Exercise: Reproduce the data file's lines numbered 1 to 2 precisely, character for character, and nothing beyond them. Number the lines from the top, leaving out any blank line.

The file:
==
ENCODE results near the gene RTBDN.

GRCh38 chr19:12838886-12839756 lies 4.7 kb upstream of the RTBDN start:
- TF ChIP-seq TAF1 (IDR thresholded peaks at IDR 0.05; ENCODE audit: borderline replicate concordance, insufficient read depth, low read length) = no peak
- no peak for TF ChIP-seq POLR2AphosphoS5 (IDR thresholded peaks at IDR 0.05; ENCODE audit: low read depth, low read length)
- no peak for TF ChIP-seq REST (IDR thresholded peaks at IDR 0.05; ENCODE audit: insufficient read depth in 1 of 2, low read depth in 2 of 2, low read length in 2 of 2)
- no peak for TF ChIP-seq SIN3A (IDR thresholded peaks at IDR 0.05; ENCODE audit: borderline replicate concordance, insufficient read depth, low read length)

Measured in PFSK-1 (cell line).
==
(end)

ENCODE results near the gene RTBDN.

GRCh38 chr19:12838886-12839756 lies 4.7 kb upstream of the RTBDN start: